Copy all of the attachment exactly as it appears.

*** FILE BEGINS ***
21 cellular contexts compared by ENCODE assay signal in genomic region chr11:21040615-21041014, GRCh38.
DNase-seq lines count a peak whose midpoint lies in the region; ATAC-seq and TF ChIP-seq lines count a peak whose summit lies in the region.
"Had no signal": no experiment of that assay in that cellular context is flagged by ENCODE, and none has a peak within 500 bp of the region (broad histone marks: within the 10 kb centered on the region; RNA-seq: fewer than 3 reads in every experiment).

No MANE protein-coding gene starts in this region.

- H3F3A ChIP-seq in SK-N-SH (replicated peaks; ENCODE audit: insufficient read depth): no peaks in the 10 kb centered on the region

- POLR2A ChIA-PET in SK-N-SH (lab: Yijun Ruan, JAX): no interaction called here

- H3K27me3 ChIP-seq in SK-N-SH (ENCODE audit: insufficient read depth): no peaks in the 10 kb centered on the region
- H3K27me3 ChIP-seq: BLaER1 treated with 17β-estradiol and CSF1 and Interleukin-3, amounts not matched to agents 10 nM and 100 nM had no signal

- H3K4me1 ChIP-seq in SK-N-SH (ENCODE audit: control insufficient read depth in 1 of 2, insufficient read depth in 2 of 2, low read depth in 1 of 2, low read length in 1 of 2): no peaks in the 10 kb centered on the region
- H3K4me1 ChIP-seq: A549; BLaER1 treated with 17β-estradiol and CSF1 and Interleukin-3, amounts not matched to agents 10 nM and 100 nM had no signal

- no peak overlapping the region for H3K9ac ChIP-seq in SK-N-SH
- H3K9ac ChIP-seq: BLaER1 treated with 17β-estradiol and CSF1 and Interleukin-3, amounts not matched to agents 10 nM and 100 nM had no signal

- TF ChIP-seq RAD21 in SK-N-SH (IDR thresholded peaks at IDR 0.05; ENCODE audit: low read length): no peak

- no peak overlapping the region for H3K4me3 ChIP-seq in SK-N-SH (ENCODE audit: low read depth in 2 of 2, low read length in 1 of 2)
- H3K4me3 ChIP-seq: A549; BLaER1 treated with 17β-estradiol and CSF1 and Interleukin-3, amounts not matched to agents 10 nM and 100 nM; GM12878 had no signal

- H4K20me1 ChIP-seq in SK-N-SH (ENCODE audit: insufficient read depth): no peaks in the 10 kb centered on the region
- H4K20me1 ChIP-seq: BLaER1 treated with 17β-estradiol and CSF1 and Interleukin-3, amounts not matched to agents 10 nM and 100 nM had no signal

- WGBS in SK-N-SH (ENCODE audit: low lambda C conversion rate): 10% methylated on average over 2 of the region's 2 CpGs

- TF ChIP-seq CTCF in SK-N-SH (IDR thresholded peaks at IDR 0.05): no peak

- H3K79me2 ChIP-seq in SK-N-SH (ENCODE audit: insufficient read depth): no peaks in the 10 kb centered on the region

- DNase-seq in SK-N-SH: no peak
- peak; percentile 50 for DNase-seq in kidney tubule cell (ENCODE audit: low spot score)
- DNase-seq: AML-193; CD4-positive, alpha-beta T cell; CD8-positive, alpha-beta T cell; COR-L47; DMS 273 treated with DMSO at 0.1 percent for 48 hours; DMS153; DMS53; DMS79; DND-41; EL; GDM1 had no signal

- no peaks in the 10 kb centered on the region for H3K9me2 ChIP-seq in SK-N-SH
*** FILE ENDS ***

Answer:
21 cellular contexts compared by ENCODE assay signal in genomic region chr11:21040615-21041014, GRCh38.
DNase-seq lines count a peak whose midpoint lies in the region; ATAC-seq and TF ChIP-seq lines count a peak whose summit lies in the region.
"Had no signal": no experiment of that assay in that cellular context is flagged by ENCODE, and none has a peak within 500 bp of the region (broad histone marks: within the 10 kb centered on the region; RNA-seq: fewer than 3 reads in every experiment).

No MANE protein-coding gene starts in this region.

- H3F3A ChIP-seq in SK-N-SH (replicated peaks; ENCODE audit: insufficient read depth): no peaks in the 10 kb centered on the region

- POLR2A ChIA-PET in SK-N-SH (lab: Yijun Ruan, JAX): no interaction called here

- H3K27me3 ChIP-seq in SK-N-SH (ENCODE audit: insufficient read depth): no peaks in the 10 kb centered on the region
- H3K27me3 ChIP-seq: BLaER1 treated with 17β-estradiol and CSF1 and Interleukin-3, amounts not matched to agents 10 nM and 100 nM had no signal

- H3K4me1 ChIP-seq in SK-N-SH (ENCODE audit: control insufficient read depth in 1 of 2, insufficient read depth in 2 of 2, low read depth in 1 of 2, low read length in 1 of 2): no peaks in the 10 kb centered on the region
- H3K4me1 ChIP-seq: A549; BLaER1 treated with 17β-estradiol and CSF1 and Interleukin-3, amounts not matched to agents 10 nM and 100 nM had no signal

- no peak overlapping the region for H3K9ac ChIP-seq in SK-N-SH
- H3K9ac ChIP-seq: BLaER1 treated with 17β-estradiol and CSF1 and Interleukin-3, amounts not matched to agents 10 nM and 100 nM had no signal

- TF ChIP-seq RAD21 in SK-N-SH (IDR thresholded peaks at IDR 0.05; ENCODE audit: low read length): no peak

- no peak overlapping the region for H3K4me3 ChIP-seq in SK-N-SH (ENCODE audit: low read depth in 2 of 2, low read length in 1 of 2)
- H3K4me3 ChIP-seq: A549; BLaER1 treated with 17β-estradiol and CSF1 and Interleukin-3, amounts not matched to agents 10 nM and 100 nM; GM12878 had no signal

- H4K20me1 ChIP-seq in SK-N-SH (ENCODE audit: insufficient read depth): no peaks in the 10 kb centered on the region
- H4K20me1 ChIP-seq: BLaER1 treated with 17β-estradiol and CSF1 and Interleukin-3, amounts not matched to agents 10 nM and 100 nM had no signal

- WGBS in SK-N-SH (ENCODE audit: low lambda C conversion rate): 10% methylated on average over 2 of the region's 2 CpGs

- TF ChIP-seq CTCF in SK-N-SH (IDR thresholded peaks at IDR 0.05): no peak

- H3K79me2 ChIP-seq in SK-N-SH (ENCODE audit: insufficient read depth): no peaks in the 10 kb centered on the region

- DNase-seq in SK-N-SH: no peak
- peak; percentile 50 for DNase-seq in kidney tubule cell (ENCODE audit: low spot score)
- DNase-seq: AML-193; CD4-positive, alpha-beta T cell; CD8-positive, alpha-beta T cell; COR-L47; DMS 273 treated with DMSO at 0.1 percent for 48 hours; DMS153; DMS53; DMS79; DND-41; EL; GDM1 had no signal

- no peaks in the 10 kb centered on the region for H3K9me2 ChIP-seq in SK-N-SH